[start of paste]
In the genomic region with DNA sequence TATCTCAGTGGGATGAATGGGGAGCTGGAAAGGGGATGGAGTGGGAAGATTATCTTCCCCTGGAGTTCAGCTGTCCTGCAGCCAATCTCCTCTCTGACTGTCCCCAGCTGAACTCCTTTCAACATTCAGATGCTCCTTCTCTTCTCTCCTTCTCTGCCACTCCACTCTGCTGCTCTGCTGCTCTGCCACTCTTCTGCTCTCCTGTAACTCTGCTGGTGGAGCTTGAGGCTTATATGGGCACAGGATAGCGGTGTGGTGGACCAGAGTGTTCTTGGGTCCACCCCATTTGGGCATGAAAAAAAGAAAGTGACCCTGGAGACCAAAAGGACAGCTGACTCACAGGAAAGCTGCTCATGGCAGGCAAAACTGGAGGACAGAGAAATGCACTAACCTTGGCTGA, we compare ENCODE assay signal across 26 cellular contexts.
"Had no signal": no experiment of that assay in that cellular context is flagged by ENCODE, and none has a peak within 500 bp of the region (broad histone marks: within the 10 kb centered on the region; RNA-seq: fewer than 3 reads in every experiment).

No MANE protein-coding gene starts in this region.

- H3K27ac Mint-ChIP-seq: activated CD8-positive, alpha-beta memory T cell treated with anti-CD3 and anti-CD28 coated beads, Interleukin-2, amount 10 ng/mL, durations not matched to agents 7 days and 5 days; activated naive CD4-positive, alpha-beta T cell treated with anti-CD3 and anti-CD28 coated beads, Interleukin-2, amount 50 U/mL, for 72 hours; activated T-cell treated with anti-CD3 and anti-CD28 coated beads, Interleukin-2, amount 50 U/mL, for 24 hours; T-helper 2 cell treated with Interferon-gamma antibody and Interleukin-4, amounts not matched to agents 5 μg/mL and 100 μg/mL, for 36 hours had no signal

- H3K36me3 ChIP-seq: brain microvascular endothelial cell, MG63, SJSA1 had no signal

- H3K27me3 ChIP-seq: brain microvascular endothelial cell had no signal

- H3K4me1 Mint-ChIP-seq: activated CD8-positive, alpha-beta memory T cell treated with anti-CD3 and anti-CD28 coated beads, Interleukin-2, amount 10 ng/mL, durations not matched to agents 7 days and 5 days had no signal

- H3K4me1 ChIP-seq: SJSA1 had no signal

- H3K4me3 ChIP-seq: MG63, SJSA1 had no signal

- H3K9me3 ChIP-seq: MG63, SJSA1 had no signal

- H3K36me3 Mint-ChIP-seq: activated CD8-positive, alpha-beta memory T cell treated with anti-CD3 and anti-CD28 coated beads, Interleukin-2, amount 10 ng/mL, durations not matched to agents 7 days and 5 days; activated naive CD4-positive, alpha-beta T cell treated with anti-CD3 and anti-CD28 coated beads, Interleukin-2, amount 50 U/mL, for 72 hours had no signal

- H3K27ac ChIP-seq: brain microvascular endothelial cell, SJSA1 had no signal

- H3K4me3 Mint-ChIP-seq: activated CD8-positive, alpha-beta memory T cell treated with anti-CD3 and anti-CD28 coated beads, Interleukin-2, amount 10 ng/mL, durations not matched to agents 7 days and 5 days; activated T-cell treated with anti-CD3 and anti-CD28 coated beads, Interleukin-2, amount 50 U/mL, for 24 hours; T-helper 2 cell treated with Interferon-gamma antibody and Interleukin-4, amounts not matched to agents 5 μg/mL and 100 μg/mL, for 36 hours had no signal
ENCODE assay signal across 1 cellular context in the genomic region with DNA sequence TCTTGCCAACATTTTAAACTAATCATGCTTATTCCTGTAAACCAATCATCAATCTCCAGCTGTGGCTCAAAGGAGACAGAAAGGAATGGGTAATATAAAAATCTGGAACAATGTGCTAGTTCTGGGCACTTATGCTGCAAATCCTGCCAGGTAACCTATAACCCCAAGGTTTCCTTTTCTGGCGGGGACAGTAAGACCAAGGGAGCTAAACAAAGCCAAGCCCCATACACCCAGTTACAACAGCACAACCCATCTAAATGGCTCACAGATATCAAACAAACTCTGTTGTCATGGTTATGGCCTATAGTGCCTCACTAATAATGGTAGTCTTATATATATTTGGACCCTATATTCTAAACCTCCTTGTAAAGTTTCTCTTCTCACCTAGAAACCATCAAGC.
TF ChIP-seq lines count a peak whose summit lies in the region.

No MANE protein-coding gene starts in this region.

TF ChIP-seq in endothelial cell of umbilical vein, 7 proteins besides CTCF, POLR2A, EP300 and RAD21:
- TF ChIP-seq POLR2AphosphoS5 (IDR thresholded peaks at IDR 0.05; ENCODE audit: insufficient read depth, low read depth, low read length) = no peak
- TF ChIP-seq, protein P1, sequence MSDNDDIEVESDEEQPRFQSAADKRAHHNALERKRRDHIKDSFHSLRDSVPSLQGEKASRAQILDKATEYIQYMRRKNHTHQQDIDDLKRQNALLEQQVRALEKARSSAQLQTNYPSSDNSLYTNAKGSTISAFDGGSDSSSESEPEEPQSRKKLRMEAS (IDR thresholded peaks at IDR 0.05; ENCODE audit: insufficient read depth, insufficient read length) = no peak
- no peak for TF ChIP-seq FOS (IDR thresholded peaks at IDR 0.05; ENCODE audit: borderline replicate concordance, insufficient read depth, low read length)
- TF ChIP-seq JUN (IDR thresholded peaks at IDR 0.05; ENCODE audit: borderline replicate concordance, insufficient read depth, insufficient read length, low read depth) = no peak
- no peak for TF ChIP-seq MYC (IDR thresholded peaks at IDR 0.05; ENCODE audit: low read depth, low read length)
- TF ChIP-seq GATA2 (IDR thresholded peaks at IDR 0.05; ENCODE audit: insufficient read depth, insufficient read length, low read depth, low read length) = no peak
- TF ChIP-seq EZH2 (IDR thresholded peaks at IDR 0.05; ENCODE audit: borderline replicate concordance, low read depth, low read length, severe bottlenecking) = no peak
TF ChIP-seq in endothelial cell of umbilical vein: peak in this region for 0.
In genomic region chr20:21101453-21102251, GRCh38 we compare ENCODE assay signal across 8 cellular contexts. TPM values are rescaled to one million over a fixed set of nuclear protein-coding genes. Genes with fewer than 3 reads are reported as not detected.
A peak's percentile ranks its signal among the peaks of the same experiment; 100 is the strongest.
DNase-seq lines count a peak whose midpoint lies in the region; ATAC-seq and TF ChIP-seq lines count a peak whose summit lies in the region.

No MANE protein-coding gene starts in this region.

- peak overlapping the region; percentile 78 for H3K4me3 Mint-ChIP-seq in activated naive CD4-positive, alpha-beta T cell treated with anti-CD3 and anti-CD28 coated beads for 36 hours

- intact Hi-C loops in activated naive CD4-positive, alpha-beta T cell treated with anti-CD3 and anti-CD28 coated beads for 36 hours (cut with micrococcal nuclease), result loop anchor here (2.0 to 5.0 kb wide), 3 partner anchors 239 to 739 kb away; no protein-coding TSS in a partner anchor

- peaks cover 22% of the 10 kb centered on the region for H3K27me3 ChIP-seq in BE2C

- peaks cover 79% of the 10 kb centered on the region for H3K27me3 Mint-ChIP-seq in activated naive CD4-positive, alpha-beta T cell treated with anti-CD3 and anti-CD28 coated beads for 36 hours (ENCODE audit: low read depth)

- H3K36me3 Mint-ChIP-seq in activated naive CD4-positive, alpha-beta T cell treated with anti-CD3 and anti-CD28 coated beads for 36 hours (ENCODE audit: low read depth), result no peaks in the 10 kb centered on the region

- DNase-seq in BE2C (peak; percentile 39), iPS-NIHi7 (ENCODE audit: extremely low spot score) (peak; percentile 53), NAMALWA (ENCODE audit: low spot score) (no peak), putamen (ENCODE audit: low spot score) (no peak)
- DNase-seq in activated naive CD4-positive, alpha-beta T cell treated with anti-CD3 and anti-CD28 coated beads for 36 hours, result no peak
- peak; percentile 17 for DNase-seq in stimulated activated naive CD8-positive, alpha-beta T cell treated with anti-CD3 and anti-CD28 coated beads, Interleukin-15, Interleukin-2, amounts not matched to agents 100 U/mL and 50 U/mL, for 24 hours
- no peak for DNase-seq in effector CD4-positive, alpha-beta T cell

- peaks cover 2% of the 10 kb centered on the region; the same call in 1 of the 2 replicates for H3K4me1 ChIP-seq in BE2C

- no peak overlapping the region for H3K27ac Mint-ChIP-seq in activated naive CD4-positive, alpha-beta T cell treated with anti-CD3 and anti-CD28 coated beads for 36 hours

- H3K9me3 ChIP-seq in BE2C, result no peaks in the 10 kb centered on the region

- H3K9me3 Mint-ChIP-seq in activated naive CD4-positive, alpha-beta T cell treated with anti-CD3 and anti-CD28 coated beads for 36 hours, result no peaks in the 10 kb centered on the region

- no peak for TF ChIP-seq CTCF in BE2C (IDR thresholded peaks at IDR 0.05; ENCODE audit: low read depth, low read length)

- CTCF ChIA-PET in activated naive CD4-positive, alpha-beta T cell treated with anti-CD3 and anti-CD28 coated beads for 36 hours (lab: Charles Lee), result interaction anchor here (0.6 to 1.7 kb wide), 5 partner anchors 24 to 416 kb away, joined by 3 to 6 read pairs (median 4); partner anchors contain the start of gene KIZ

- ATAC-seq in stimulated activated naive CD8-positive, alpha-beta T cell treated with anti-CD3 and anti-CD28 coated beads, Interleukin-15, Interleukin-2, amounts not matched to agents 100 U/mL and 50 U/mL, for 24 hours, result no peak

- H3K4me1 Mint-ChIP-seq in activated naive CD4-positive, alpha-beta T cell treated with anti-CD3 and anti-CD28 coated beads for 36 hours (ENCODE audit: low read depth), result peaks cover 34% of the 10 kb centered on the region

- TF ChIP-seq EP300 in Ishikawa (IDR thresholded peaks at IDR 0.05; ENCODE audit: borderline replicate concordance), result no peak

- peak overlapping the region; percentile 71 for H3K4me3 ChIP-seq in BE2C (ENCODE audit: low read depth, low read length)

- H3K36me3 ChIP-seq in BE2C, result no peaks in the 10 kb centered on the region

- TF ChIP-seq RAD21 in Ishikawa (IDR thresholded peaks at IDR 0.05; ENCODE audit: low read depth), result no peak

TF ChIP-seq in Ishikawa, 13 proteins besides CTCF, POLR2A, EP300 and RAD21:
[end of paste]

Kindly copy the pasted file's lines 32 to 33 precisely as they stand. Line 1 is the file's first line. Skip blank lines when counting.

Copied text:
- peaks cover 22% of the 10 kb centered on the region for H3K27me3 ChIP-seq in BE2C

- peaks cover 79% of the 10 kb centered on the region for H3K27me3 Mint-ChIP-seq in activated naive CD4-positive, alpha-beta T cell treated with anti-CD3 and anti-CD28 coated beads for 36 hours (ENCODE audit: low read depth)